Out to dry

sheets
Usually there are far more blankets, pillows and pillowcases out there.

I LIVE NEXT to a sex motel. It’s not as bad as you might think. Actually, it’s great because it functions as 24-hour security.

The motel has just eight rooms. They sit above their individual carports with outer curtains so Nosy Parkers can’t even spot the vehicles. Gossip, you know.

It’s a pretty snazzy joint. Late in the construction almost 10 years ago, we crept into one of the rooms for a peek. The rearmost room even has a jacuzzi.

Here’s something odd though. At the back of the mostly two-story building is a third story, the laundry room. There are a number of washers, and an indoor clothesline.

But no dryers.

The clothesline is, by necessity, rather short. The sheets are dried there, but the blankets are not. They are spread out on the roof to air-dry, and air there is a’plenty.

Blankets are blown about quite a bit on the rain-stained roof. Pillows are out there too. You can spot one by a skylight.

This does not seem sanitary. I wonder if they sweep before tossing out blankets, pillowcases and pillows.

I also wonder why they didn’t install a lengthy clothesline on the roof. Maybe the owner thought it would look cheesy. Wouldn’t want a sex motel to look cheesy.

The human shadow you see is your photojournalist himself. The two tall shadows are the Hacienda chimneys. The Hacienda sits higher than the sex motel.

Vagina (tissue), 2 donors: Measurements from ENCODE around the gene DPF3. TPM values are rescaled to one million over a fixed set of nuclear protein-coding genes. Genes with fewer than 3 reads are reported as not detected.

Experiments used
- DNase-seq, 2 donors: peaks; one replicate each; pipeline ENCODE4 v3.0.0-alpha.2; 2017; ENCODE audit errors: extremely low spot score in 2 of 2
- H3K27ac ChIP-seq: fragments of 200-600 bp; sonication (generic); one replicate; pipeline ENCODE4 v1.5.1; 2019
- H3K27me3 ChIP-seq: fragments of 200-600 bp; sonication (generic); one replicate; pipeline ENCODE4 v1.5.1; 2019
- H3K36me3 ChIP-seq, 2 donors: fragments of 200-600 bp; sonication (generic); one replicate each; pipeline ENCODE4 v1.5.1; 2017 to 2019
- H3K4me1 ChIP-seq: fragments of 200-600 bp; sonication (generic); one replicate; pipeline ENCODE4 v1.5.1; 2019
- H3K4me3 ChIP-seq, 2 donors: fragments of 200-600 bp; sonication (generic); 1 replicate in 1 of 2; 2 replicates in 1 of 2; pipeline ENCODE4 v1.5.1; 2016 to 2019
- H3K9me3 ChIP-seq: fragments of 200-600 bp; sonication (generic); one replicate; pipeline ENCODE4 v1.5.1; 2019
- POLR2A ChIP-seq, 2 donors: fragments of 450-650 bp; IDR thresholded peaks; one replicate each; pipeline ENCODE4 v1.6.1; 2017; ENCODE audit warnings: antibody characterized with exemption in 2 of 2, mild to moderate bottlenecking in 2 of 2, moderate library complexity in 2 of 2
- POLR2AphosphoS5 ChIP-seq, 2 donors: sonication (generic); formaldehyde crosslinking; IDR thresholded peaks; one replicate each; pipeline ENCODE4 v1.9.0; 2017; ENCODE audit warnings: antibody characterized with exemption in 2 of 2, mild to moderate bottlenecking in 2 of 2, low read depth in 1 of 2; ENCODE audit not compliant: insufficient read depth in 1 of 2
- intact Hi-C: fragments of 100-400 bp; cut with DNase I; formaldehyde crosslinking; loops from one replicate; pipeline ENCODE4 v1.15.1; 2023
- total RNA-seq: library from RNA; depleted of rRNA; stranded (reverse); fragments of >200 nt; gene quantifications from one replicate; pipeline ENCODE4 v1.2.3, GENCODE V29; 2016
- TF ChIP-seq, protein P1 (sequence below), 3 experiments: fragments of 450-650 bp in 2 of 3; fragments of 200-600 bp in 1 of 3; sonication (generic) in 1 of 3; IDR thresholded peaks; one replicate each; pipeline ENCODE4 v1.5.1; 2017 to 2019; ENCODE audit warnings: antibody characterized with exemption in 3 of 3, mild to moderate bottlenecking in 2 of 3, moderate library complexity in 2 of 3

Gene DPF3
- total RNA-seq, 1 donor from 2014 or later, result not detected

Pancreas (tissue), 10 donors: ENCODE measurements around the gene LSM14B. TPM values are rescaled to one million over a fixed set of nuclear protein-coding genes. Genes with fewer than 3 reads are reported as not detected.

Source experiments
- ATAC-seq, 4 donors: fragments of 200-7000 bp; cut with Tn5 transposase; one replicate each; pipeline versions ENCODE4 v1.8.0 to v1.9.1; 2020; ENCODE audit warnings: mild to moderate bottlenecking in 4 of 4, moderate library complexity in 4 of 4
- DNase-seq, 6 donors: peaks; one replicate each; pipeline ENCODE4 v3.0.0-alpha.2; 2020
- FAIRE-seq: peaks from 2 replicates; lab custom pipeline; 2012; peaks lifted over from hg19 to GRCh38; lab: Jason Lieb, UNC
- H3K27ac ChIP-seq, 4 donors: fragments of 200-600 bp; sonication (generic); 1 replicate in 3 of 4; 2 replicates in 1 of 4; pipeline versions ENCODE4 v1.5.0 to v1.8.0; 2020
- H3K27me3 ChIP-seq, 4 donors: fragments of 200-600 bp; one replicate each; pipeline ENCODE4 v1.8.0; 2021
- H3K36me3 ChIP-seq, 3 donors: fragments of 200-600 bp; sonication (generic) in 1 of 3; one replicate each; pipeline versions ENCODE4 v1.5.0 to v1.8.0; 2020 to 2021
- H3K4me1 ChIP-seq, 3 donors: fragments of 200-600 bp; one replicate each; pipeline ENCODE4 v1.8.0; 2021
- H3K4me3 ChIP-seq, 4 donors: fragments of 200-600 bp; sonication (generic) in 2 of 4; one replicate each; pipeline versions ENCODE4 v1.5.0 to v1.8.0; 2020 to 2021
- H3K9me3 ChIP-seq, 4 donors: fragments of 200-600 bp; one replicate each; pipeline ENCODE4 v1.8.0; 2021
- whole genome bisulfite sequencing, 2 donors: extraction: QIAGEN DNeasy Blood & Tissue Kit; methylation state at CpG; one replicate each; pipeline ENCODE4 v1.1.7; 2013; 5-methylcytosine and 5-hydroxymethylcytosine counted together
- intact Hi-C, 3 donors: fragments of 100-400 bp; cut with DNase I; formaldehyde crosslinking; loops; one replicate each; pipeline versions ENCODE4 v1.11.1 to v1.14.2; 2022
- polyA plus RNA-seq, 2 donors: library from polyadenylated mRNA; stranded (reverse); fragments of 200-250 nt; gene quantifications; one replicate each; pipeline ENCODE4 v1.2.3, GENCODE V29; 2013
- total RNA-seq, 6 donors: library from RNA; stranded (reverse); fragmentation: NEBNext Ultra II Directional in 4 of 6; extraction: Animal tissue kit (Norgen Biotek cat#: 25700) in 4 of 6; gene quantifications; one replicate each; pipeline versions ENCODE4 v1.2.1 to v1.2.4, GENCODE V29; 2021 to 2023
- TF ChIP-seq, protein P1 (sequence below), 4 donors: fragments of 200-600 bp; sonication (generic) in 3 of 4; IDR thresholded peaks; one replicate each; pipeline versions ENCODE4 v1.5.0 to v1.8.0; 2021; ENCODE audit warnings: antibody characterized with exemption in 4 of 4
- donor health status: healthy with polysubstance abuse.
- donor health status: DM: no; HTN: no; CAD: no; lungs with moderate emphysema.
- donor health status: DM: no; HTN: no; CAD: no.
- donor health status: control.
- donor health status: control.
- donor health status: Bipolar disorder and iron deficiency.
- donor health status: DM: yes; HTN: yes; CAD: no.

And the skinny shadow to the right is my WiFi antenna.

While up there, I snapped the photo below in the other direction. That’s how the area looked from the roof Friday morning. It was 42 degrees, blue skies and breezy.

vista

If you click on the bottom shot, click again to enlarge it, you’ll spot a V-formation of white egrets at the top left.

8 thoughts on “Out to dry”

  1. I’m thinking by the time you reach the room at a sex motel w your clandestine lover you really don’t care where the blankets dried.

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    1. Bev: Perhaps you’re right. As for clandestine lovers, that isn’t always the case. These sorts of establishments, a long tradition in Mexico, don’t carry the off-color reputation they do above the border. Large families can make it difficult for mom and dad to get some alone time, and Hoteles de Paso fill a necessary social need.

      Or so I’m told.

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  2. We stayed at one while driving through MX from the US. Had a dog with us. Handy to have the curtained garage so no one could observe sneaking the dog inside. Good bed, nice towels.

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    1. Carole: They are quite popular with Gringo travelers. Motels as they are known above the Rio Bravo don’t really exist down here. And yes, these Hoteles de Paso, pass-by hotels, are usually very nice, plus very inexpensive. I’ve only stayed in one, and that was in Mexico City. My wife and I had a huge, nicely appointed room with a big jacuzzi. I forget what it cost, but it was ridiculously cheap.

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        1. Ms. Bachelorette: You are not, by a long shot, the first to overlook the links I have on this page. I guess it’s because I have so many of them — to here, there, and everywhere that I ramble on in cyberspace.

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